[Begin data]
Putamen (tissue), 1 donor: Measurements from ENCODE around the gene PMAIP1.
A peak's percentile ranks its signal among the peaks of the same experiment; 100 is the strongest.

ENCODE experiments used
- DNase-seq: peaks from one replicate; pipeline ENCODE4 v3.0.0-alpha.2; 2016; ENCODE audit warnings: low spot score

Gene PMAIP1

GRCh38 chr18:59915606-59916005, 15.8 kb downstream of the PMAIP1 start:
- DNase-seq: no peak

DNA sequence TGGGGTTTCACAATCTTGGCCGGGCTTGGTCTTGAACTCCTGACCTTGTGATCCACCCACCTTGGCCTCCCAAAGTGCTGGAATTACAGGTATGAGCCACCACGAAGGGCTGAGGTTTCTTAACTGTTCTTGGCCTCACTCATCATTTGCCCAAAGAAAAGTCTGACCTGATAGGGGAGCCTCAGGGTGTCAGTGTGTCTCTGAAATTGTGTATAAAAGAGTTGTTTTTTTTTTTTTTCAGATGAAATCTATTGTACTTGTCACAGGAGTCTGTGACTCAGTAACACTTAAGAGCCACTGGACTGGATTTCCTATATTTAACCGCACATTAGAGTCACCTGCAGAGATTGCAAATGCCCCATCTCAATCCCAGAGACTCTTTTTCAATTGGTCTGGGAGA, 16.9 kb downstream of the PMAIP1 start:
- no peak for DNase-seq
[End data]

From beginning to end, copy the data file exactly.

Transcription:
Putamen (tissue), 1 donor: Measurements from ENCODE around the gene PMAIP1.
A peak's percentile ranks its signal among the peaks of the same experiment; 100 is the strongest.

ENCODE experiments used
- DNase-seq: peaks from one replicate; pipeline ENCODE4 v3.0.0-alpha.2; 2016; ENCODE audit warnings: low spot score

Gene PMAIP1

GRCh38 chr18:59915606-59916005, 15.8 kb downstream of the PMAIP1 start:
- DNase-seq: no peak

DNA sequence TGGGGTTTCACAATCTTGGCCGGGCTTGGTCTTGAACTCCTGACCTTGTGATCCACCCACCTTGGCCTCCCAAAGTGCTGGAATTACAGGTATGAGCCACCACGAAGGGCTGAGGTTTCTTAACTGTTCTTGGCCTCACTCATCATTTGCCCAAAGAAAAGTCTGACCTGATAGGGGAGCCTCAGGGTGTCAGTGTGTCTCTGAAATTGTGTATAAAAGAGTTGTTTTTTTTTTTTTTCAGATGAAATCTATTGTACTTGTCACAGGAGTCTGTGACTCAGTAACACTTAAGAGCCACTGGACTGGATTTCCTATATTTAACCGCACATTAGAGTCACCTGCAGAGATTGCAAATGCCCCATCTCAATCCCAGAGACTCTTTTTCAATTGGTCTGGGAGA, 16.9 kb downstream of the PMAIP1 start:
- no peak for DNase-seq